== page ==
I’ve never met the students I work with on a daily basis. I don’t know what they look like, where they live, or what they’re involved in outside the classroom. I try to picture their faces, but I can’t. Until this past July, the idea of ‘not knowing my students’ seemed foreign.
I considered myself an engaged student affairs professional. I had an open-door policy and encouraged drop-in visits. To get face-to-face time with my students, I attended campus events. In order to learn more about them as ‘whole people,’ I made a point to chat casually with students. But a few months ago, I decided to take a career risk and entered a whole new world of student support.
I am now a member of a growing Office of Distance Education at my university. This office works exclusively with students in online degree programs. I’ve never met any of my students face-to- face. There are no common sporting or community events for me to attend and share enthusiasm for our program. Communicating by email can seem cold and impersonal. Email occasionally leads to miscommunication and confusion. I don’t KNOW my students in nearly the same way. It’s been a challenge to figure out what do next!
I recognize, however, that the fact that my role exists is already an unusual step forward in engaging distance education students. In many (I’d argue most) online education programs, the majority of students never experience the wide array of student services offered by campus administrators and student affairs officers. They log in, do their school work, and then log out. How in the world could this behavior translate into a sense of community or engagement?! My job—my #sacareer quandary—is to find a way to bring student services online. I must help students get as many of the ‘outside the classroom’ learning opportunities as possible.
We’ve made several steps in what I consider to be the right direction:
Student support coordinators serve as one-stop- shops for student questions.
We have answers about the online platform and community and program resources outside the classroom. We offer opportunities for taking advantage of support structures at the larger (brick-and- mortar) institution.
New Student Orientations provide both asynchronous and synchronous opportunities to learn about the program and the learning management system.
Recently, I held my first live webinar for new students during Orientation. Almost immediately, I noticed a difference in the way students interacted with me. They’d seen my face and heard my voice (and terrible jokes). They began talking to me like they were engaging with a human, rather than sending emails into the void.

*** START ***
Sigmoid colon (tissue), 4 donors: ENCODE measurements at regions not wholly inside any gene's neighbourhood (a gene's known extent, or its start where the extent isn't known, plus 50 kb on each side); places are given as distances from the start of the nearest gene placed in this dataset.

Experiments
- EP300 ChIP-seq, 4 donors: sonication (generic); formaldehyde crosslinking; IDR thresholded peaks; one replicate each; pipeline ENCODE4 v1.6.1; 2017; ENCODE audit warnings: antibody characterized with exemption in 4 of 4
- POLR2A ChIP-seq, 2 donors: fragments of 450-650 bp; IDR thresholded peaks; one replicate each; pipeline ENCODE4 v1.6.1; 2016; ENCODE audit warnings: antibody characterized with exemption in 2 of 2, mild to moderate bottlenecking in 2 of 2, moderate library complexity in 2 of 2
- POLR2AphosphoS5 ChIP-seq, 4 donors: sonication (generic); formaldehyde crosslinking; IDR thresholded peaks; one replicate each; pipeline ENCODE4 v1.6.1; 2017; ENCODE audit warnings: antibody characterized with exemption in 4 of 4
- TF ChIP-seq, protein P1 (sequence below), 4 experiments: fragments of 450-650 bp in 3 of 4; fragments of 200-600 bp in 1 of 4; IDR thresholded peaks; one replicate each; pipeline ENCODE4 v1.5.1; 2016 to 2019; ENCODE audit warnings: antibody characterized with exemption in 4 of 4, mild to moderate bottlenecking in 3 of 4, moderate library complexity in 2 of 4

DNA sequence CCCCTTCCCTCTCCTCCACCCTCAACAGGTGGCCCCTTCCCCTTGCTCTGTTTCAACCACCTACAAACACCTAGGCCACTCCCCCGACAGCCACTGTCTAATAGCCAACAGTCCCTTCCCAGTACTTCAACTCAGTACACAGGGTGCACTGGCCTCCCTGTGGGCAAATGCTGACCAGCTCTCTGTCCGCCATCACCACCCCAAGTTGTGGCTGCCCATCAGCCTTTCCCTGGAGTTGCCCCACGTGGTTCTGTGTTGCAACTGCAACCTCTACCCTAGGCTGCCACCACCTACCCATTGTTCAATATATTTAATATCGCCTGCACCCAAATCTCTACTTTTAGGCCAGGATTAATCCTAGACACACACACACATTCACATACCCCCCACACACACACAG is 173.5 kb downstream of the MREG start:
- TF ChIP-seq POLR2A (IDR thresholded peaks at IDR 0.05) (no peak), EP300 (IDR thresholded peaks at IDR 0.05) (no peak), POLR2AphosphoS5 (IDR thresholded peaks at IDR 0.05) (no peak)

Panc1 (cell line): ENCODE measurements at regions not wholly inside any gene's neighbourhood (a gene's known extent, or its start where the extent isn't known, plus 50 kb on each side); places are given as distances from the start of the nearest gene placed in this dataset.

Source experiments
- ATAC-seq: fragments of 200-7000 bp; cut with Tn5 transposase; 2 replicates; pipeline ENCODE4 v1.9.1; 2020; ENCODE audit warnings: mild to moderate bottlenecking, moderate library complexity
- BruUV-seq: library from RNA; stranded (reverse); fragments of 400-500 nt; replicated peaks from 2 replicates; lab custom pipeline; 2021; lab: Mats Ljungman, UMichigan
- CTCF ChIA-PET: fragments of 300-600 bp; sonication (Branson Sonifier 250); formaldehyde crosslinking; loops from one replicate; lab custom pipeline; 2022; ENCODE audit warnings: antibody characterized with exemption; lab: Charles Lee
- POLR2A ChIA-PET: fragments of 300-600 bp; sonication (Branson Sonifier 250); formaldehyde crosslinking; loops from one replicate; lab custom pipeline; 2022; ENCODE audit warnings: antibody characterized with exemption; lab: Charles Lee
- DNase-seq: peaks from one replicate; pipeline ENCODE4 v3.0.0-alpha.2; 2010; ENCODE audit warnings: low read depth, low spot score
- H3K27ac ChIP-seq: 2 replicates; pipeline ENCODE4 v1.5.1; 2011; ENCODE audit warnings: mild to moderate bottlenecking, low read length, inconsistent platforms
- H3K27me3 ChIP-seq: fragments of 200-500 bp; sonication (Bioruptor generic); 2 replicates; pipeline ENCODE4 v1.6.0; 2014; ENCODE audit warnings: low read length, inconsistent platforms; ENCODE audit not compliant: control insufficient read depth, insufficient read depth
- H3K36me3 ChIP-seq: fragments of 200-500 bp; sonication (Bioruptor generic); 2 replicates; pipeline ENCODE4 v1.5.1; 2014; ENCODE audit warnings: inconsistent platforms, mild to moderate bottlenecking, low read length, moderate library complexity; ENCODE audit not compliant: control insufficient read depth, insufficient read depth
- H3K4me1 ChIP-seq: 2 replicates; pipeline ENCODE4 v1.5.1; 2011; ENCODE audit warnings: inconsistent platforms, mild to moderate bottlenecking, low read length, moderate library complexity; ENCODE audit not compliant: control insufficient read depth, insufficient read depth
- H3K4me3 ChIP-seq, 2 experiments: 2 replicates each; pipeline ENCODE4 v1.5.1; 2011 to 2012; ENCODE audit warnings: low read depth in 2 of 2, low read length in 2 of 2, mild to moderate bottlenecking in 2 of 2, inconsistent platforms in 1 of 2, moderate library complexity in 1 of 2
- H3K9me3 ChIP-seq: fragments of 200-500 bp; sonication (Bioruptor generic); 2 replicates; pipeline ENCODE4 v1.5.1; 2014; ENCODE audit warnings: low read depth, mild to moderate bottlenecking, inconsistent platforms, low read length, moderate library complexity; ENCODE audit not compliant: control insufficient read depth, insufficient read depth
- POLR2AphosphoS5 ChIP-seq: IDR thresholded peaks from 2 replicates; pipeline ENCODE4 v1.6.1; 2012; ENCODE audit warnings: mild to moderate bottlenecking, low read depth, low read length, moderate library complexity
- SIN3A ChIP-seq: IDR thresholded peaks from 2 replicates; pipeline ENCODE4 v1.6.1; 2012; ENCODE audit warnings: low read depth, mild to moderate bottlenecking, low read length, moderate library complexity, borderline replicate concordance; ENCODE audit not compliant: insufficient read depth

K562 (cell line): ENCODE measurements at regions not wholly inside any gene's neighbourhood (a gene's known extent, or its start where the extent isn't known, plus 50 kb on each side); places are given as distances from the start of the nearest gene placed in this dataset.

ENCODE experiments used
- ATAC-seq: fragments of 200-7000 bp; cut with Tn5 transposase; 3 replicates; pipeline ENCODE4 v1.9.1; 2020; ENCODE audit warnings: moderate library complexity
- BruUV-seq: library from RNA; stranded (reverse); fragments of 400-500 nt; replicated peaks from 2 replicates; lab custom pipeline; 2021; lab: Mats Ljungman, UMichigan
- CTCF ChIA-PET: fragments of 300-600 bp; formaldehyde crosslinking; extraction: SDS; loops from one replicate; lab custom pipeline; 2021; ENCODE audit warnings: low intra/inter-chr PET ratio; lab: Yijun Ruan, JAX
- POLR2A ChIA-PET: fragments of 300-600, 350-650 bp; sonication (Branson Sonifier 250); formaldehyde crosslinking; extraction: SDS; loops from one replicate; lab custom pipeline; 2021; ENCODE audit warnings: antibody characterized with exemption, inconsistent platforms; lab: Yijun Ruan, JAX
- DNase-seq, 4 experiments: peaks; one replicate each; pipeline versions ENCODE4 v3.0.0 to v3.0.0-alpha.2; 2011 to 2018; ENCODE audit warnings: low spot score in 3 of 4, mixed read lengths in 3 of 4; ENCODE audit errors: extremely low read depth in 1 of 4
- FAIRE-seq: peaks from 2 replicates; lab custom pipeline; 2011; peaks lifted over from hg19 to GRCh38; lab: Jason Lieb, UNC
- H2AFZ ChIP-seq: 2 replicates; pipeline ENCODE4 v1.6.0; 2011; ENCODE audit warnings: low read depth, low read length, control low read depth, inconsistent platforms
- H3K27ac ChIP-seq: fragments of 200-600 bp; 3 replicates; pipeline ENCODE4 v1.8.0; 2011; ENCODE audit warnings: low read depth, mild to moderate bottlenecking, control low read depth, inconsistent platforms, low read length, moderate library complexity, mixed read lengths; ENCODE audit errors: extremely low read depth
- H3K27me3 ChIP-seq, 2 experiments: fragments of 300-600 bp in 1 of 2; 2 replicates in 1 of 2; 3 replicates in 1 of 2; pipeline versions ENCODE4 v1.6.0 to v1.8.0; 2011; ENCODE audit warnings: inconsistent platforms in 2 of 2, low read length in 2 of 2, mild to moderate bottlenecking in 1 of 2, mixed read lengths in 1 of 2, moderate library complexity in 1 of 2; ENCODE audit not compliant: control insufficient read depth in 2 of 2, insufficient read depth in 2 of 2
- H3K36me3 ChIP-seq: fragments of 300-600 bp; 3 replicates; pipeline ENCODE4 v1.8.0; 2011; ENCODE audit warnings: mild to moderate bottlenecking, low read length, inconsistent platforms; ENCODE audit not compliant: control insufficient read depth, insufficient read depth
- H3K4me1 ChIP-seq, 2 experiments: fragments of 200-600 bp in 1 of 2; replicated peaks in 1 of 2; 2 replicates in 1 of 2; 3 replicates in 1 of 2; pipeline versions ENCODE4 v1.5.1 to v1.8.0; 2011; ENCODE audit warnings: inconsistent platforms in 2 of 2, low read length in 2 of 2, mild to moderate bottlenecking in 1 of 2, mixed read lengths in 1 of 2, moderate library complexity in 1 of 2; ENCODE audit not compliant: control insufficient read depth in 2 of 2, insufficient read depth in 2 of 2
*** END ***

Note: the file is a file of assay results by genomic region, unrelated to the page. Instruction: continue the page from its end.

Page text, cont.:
Live lectures and discussions within the class.
While more of an academic engagement piece, the sessions allow students to begin spending time with one another and their faculty. Students who get to know each other personally are more likely to feel involved and to persist in the program. Video chats are a great option when you can get the timing to line up. (But if you can’t do video—using photo avatars and spending significant time on discussion board introductions can help bridge the gap).
Engagement of online students is still a work in progress. I admit that I sorely miss the casual and face-to- face interactions with my students. But there’s something gratifying in knowing that I’m helping students who may not have otherwise been able to make continuing education work. I don’t know if the career move will stick, but I’m having quite the adventure exploring the world wide web of distance ed!
September takes a student-centered focus, with writers sharing inspirational ideas, programs, and resources on how to best serve our student populations.
This post is part of our #SACareer series, addressing careers in student affairs, careers outside of student affairs, and the work of career services professionals. Read more about the series in Jake Nelko’s intro post. Each post is a contribution by a member or friend of the Commission for Career Services from ACPA. Our organization exists to benefit the careers of career services professionals, student affairs professionals, and anyone supporting students in the career endeavors. For more information about how to get involved with the Commission for Career Services or the #SACareer blog series, contact Cristina Lawson at email@example.com.